The fact that the United States is in the midst of an “Opioid Crisis” or an “Opioid Epidemic” is old news. Statistics are staggering when we look at the number of people who are addicted to opioids and the rising number of opioid deaths each year.
While the lead headline from the National Institute on Drug Abuse (NIDA) touted “Marijuana use at historic highs among college-age adults,” the institute could have also released some positive headlines.
It’s National Recovery Month, and according to the Orleans Parish Coroner’s 2018 report, deaths caused by the lethal synthetic opioid have doubled in recent years.
A recently released report suggests that there will be an increased need for recovery services in the years ahead.
Over the past 15 years communities have been affected, families destroyed, and thousands of individuals have died during the ongoing opioid epidemic. In only six years, statistics show that the rate of overdose deaths doubled from 21,089 in 2010 to 42,249 in 2016.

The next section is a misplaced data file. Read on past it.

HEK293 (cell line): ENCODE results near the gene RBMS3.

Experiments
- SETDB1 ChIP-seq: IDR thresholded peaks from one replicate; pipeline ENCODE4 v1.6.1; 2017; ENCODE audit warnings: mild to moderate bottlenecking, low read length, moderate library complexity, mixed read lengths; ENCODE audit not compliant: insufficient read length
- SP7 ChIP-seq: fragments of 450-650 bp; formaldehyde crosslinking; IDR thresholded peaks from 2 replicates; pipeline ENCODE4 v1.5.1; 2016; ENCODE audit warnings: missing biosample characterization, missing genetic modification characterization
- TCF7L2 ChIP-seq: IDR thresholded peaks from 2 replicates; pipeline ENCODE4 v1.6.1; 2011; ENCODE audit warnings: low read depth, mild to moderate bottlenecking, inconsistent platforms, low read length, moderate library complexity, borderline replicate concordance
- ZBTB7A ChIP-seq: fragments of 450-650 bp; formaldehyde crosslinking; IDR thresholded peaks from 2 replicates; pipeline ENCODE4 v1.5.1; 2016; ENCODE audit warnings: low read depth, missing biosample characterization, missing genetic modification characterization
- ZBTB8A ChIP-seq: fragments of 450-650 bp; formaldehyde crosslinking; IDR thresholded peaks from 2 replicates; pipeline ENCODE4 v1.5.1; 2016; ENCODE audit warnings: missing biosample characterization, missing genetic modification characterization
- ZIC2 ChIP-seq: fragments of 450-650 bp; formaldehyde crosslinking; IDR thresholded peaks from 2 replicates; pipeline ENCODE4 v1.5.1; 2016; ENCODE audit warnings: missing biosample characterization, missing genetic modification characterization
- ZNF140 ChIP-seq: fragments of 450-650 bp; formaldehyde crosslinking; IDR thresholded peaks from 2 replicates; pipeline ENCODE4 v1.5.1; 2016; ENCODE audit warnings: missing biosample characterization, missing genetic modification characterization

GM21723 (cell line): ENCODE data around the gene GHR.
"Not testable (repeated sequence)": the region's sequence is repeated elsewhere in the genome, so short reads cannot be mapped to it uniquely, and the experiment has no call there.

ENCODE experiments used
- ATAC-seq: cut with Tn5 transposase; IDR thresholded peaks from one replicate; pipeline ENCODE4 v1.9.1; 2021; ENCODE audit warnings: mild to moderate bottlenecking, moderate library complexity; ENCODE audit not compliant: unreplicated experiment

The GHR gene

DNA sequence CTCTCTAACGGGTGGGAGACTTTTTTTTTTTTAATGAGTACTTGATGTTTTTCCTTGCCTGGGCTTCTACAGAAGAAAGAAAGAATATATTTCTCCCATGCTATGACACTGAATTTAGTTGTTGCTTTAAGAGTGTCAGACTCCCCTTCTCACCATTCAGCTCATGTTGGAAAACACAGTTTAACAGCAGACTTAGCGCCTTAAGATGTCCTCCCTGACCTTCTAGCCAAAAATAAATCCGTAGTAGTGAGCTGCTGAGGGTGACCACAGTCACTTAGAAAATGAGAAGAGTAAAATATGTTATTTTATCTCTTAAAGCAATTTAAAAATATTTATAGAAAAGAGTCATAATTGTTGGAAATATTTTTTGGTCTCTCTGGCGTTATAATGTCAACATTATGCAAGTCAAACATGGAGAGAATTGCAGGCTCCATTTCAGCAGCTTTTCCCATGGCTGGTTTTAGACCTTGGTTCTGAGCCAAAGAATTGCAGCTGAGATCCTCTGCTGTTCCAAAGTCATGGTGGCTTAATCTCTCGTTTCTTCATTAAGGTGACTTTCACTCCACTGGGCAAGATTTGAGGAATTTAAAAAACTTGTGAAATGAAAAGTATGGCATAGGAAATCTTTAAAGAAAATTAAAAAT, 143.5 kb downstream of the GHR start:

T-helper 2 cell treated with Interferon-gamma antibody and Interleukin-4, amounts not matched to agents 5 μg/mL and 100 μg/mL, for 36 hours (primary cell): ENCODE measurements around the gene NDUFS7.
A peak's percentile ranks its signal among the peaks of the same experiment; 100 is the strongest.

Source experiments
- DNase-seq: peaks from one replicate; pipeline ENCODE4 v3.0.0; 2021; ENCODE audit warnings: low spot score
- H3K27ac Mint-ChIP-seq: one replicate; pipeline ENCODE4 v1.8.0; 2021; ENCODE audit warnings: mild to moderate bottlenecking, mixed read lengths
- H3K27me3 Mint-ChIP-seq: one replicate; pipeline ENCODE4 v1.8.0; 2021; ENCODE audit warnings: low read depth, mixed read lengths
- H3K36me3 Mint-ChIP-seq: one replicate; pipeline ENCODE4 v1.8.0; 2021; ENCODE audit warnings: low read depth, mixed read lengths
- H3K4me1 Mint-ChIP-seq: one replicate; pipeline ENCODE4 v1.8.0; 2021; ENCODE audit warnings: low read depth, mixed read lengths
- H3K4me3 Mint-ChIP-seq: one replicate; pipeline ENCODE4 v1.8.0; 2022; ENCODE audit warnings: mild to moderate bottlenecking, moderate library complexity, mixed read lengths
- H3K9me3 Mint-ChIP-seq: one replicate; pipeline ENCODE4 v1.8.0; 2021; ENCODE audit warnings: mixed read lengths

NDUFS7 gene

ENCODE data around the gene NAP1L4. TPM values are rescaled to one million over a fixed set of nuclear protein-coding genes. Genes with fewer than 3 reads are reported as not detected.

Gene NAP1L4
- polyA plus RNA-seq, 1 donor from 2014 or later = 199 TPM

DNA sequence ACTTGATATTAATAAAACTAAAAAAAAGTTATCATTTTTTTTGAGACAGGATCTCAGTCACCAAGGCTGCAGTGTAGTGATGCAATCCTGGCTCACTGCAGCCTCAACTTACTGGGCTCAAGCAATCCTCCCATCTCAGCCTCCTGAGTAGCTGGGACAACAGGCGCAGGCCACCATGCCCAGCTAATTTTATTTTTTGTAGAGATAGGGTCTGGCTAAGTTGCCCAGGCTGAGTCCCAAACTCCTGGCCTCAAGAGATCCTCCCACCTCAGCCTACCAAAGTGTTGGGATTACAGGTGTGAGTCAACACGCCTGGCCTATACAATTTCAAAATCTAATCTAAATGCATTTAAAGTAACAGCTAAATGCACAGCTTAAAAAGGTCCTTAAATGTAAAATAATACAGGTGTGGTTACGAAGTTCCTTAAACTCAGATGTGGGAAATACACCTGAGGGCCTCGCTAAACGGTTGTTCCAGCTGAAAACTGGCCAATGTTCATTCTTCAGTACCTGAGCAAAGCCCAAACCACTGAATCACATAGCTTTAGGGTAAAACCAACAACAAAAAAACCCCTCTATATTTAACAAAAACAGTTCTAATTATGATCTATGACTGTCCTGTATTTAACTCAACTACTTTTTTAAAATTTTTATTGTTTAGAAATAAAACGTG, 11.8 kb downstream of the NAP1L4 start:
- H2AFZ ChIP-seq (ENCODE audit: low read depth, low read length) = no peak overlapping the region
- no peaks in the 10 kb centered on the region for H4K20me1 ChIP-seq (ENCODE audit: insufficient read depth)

Despite all the hype new substances of abuse get by the media, opioids are still around and still taking a deadly toll on people who abuse them. But what are the facts about opioids?
Hollywood does a fantastic job of making military members seem invincible. But the fact is they’re flesh and blood like the rest of us, and when troops are injured in …
Many people abuse more than one substance and have what is commonly referred to as polysubstance or polydrug abuse. Sometimes people abuse different substances to intentionally create different reactions. Certain substances make them feel better or give them a “high”, while other substances cause sedation and help them relax or sleep.
According to the Center for Disease Control, overdose deaths in the United States have increased from 16,849 in 1999 to 70,237 in 2017. That is a more than four times increase in deaths in less than 20 years.
A recent Washington Post article reported that America’s largest drug companies saturated the country with 76 billion oxycodone and hydrocodone pain pills from 2006 through 2012 as the nation’s deadliest …
- Page 1 of 2